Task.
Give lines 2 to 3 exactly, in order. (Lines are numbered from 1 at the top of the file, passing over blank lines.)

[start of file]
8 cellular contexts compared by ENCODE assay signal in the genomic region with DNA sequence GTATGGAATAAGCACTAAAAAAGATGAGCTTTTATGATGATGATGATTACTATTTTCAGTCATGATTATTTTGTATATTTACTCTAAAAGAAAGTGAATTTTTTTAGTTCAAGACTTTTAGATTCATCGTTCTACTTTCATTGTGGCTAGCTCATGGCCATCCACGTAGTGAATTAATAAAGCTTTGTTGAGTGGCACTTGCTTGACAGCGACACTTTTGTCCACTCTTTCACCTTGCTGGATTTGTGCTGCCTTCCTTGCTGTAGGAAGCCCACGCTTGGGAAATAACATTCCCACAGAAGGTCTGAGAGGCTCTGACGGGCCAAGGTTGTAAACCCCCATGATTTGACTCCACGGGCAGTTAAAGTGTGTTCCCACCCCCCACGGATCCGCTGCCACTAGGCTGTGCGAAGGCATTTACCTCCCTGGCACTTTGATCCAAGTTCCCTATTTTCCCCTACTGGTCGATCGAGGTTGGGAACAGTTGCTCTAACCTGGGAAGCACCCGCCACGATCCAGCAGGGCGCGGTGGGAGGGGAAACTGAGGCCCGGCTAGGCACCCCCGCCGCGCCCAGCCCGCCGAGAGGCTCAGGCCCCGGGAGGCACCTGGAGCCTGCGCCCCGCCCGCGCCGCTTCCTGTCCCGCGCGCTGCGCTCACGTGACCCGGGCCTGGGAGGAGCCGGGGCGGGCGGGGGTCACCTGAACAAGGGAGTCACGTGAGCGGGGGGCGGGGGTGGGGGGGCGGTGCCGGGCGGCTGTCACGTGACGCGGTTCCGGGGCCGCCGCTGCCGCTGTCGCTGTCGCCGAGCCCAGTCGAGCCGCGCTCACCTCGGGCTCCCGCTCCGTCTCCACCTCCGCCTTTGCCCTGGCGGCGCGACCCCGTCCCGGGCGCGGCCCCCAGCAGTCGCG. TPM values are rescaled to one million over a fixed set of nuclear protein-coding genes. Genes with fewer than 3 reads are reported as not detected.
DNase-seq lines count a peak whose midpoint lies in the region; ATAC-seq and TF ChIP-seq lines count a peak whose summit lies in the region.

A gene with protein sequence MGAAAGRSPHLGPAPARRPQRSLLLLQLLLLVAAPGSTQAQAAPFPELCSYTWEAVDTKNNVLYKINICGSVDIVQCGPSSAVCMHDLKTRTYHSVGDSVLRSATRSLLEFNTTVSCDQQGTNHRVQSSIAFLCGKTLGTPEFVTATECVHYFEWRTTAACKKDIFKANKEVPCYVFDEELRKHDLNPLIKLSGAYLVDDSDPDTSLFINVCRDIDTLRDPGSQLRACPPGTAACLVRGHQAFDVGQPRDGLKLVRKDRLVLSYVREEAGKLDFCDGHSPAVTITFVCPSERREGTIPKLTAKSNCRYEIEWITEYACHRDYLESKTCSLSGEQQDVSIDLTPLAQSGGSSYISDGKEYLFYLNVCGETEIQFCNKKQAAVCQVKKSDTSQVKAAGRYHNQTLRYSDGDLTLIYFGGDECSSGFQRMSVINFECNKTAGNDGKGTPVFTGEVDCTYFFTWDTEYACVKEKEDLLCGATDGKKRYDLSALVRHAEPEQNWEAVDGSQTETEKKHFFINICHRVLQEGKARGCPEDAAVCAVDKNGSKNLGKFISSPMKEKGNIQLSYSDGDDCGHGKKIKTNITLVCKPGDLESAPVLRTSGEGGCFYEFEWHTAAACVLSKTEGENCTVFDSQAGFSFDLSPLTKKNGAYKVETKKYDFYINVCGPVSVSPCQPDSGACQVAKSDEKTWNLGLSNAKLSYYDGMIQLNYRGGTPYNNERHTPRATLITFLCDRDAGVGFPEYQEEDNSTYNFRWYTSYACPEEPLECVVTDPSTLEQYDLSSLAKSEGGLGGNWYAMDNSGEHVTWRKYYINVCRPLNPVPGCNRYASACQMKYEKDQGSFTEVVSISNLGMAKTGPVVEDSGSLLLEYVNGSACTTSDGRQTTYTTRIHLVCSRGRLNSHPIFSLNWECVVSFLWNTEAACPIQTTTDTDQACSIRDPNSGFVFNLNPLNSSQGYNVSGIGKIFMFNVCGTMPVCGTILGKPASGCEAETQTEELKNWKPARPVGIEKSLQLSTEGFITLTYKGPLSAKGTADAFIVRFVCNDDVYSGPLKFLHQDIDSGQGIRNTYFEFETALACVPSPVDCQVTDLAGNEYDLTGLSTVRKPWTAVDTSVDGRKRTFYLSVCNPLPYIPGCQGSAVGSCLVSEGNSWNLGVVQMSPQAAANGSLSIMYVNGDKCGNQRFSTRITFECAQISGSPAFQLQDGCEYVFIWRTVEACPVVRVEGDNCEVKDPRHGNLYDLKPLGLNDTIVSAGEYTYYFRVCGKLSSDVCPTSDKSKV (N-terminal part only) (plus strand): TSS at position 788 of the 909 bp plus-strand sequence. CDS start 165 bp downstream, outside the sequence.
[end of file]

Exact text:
DNase-seq lines count a peak whose midpoint lies in the region; ATAC-seq and TF ChIP-seq lines count a peak whose summit lies in the region.

A gene with protein sequence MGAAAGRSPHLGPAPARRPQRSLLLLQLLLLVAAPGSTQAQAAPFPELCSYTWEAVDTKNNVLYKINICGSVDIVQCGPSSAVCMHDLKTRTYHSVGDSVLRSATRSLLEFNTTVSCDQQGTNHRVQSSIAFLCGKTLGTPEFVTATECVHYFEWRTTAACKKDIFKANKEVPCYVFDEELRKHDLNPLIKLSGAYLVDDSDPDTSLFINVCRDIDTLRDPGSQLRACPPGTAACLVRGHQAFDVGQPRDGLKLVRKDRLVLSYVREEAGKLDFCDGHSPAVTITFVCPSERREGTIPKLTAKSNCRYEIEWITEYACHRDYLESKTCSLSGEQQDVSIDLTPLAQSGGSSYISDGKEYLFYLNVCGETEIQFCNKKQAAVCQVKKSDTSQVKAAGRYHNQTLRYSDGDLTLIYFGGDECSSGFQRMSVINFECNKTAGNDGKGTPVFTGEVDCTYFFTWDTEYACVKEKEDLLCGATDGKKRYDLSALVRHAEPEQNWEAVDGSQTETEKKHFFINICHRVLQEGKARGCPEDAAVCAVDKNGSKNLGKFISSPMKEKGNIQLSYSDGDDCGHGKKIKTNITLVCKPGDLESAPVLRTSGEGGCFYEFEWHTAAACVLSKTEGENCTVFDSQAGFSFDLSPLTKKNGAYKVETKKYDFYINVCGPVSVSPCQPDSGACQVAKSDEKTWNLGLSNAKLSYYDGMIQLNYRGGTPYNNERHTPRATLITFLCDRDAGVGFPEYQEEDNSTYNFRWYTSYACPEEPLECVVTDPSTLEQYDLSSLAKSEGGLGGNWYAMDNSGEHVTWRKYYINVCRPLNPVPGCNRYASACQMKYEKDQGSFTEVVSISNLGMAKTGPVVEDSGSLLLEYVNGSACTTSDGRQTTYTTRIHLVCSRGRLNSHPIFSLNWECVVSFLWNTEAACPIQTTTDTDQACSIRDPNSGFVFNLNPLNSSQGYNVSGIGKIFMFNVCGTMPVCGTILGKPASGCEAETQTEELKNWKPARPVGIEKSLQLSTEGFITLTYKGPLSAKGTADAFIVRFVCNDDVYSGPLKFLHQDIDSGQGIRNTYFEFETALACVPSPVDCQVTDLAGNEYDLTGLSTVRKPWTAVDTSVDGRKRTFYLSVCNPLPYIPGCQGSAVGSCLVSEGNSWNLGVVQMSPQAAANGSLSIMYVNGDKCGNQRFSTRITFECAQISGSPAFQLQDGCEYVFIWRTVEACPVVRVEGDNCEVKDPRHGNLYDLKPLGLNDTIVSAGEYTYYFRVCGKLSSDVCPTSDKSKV (N-terminal part only) (plus strand): TSS at position 788 of the 909 bp plus-strand sequence. CDS start 165 bp downstream, outside the sequence.